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is high blood pressure (BP). Your BP is the force of your blood moving against the walls of your arteries. Normal BP is less than 120/80. Prehypertension is between 120/80 and 139/89. Hypertension is 140/90 or higher. Hypertension causes your BP to get so high that your heart has to work much harder than normal. This can damage your heart. Chronic hypertension is a long-term condition that you can control with a healthy lifestyle or medicines. A controlled blood pressure helps protect your organs, such as your heart, lungs, brain, and kidneys.
Common symptoms include the following:
- Blurred vision
- Chest pain
- Dizziness or weakness
- Trouble breathing
Call 911 for any of the following:
- You have discomfort in your chest that feels like squeezing, pressure, fullness, or pain.
- You become confused or have difficulty speaking.
- You suddenly feel lightheaded or have trouble breathing.
- You have pain or discomfort in your back, neck, jaw, stomach, or arm.
Seek care immediately if:
- You have a severe headache or vision loss.
- You have weakness in an arm or leg.
Contact your healthcare provider if:
- You feel faint, dizzy, confused, or drowsy.
- You have been taking your BP medicine and your BP is still higher than your healthcare provider says it should be.
- You have questions or concerns about your condition or care.
Treatment for chronic hypertension
may include medicine to lower your BP and lower your cholesterol level. A low cholesterol level helps prevent heart disease and makes it easier to control your blood pressure. Heart disease can make your blood pressure harder to control. You may also need to make lifestyle changes. Take your medicine exactly as directed.
Manage chronic hypertension:
Talk with your healthcare provider about these and other ways to manage hypertension:
- Take your BP at home. Sit and rest for 5 minutes before you take your BP. Extend your arm and support it on a flat surface. Your arm should be at the same level as your heart. Follow the directions that came with your BP monitor. If possible, take at least 2 BP readings each time. Take your BP at least twice a day at the same times each day, such as morning and evening. Keep a record of your BP readings and bring it to your follow-up visits. Ask your healthcare provider what your blood pressure should be.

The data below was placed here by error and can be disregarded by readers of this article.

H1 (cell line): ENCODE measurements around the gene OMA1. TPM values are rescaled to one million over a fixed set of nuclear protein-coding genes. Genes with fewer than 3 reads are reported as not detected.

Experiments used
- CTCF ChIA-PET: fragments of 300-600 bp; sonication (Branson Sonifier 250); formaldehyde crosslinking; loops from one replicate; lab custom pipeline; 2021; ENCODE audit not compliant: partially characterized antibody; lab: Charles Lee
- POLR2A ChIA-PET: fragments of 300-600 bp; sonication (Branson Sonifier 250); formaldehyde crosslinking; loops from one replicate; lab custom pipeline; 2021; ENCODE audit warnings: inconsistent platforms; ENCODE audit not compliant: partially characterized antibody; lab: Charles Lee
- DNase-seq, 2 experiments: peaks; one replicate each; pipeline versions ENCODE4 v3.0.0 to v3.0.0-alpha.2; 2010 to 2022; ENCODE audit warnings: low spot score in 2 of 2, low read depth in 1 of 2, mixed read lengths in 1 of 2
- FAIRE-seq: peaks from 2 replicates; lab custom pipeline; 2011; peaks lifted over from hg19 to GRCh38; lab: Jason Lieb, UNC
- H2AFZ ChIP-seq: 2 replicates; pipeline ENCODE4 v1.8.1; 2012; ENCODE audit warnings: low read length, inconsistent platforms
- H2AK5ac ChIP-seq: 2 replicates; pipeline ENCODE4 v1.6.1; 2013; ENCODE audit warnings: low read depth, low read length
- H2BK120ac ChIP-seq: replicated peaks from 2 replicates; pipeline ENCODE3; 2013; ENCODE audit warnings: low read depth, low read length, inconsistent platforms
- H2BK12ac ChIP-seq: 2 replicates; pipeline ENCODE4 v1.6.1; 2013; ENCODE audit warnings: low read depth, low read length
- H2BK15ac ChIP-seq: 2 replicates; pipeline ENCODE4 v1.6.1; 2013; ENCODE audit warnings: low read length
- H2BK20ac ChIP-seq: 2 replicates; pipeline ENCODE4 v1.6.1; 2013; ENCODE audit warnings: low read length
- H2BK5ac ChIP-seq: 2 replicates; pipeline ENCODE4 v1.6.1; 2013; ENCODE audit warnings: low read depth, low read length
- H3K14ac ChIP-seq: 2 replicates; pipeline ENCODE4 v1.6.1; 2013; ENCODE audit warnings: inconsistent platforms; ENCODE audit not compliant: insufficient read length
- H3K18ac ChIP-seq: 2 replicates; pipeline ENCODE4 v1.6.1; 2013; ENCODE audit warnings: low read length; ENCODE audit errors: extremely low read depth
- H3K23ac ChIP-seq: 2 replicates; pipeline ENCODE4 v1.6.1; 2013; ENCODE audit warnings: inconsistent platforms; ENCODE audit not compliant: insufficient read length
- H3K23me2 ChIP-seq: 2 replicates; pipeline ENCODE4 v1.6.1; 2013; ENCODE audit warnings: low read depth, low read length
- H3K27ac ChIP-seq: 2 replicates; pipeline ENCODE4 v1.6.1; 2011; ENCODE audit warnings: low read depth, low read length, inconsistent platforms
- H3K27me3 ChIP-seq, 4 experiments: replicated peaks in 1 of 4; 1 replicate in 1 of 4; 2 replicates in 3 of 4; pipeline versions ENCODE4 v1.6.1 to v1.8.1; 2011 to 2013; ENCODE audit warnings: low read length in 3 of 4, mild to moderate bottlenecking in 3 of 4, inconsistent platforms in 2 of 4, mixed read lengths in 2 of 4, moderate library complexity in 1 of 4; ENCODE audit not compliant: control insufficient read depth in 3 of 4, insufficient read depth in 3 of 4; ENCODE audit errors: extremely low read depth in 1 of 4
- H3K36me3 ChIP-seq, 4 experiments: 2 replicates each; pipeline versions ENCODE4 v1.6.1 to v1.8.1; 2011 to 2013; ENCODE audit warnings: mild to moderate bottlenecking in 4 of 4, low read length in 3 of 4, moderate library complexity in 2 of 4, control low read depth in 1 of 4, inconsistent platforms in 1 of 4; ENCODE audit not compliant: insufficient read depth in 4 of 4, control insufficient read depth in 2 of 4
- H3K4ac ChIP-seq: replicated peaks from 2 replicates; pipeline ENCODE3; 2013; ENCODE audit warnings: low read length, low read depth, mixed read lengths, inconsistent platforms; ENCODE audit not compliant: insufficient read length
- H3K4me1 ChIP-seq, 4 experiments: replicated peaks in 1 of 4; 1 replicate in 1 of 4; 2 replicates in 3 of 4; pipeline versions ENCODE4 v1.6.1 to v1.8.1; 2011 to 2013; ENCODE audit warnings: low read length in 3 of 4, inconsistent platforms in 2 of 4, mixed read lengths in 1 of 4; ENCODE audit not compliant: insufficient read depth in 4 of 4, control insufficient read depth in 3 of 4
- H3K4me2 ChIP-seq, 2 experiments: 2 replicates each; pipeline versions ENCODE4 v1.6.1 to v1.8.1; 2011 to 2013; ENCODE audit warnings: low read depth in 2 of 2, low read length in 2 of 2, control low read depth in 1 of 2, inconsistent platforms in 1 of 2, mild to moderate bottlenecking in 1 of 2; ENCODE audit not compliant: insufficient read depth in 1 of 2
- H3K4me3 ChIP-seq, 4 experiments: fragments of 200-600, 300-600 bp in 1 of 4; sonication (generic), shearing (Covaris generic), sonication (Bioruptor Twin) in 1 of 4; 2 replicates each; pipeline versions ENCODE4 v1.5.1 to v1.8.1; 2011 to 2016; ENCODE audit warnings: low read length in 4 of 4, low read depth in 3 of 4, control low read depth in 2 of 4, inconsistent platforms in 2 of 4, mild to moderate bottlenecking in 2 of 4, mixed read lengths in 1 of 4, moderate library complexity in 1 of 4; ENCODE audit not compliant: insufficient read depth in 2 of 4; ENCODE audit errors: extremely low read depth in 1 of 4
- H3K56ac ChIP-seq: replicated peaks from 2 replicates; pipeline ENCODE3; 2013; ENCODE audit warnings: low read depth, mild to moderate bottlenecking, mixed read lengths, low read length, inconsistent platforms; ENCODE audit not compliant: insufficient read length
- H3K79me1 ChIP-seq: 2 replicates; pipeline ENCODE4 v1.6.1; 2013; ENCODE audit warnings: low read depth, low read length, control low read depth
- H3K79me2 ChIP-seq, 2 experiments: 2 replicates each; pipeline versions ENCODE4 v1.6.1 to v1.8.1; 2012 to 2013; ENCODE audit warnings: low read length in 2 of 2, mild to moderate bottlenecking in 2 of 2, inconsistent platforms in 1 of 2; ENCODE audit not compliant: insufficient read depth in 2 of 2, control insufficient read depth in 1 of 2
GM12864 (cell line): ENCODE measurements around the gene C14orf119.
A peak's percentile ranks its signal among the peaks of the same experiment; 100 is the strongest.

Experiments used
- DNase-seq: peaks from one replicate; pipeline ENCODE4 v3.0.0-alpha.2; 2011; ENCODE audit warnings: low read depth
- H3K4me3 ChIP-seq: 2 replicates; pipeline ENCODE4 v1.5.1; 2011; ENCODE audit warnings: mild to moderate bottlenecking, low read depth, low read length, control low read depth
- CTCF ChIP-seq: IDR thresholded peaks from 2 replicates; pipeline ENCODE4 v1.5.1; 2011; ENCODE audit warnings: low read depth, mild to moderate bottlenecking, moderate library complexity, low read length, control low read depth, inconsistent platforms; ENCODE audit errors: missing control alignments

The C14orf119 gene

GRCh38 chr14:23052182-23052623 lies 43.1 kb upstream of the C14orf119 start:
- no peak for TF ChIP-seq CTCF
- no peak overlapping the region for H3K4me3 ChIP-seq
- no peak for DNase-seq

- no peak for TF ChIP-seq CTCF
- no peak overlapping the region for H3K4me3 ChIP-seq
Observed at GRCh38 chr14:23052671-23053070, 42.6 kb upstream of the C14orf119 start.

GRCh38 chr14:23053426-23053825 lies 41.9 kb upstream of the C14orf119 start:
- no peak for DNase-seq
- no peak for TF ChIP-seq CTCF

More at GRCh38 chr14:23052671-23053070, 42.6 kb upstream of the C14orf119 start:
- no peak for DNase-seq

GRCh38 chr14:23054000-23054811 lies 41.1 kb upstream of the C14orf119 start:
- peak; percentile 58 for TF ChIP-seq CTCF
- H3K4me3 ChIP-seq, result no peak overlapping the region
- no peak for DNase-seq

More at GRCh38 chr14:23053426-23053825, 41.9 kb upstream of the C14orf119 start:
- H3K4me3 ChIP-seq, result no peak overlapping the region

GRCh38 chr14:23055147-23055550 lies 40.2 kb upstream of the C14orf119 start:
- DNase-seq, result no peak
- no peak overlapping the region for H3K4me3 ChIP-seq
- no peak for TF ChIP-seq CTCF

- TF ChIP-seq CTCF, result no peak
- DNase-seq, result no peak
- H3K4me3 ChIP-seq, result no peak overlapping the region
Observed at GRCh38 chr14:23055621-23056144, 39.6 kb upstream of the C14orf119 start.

- Limit sodium (salt) as directed. Too much sodium can affect your fluid balance. Check labels to find low-sodium or no-salt-added foods. Some low-sodium foods use potassium salts for flavor. Too much potassium can also cause health problems. Your healthcare provider will tell you how much sodium and potassium are safe for you to have in a day. He or she may recommend that you limit sodium to 2,300 mg a day.
- Follow the meal plan recommended by your healthcare provider. A dietitian or your provider can give you more information on low-sodium plans or the DASH (Dietary Approaches to Stop Hypertension) eating plan. The DASH plan is low in sodium, unhealthy fats, and total fat. It is high in potassium, calcium, and fiber.
- Exercise to maintain a healthy weight. Exercise at least 30 minutes per day, on most days of the week. This will help decrease your blood pressure. Ask about the best exercise plan for you.
- Decrease stress. This may help lower your BP. Learn ways to relax, such as deep breathing or listening to music.
- Limit alcohol. Women should limit alcohol to 1 drink a day. Men should limit alcohol to 2 drinks a day. A drink of alcohol is 12 ounces of beer, 5 ounces of wine, or 1½ ounces of liquor.
- Do not smoke. Nicotine and other chemicals in cigarettes and cigars can increase your BP and also cause lung damage. Ask your healthcare provider for information if you currently smoke and need help to quit. E-cigarettes or smokeless tobacco still contain nicotine. Talk to your healthcare provider before you use these products.
Follow up with your healthcare provider as directed:
You will need to return to have your BP checked and to have other lab tests done. Write down your questions so you remember to ask them during your visits.
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The above information is an educational aid only. It is not intended as medical advice for individual conditions or treatments. Talk to your doctor, nurse or pharmacist before following any medical regimen to see if it is safe and effective for you.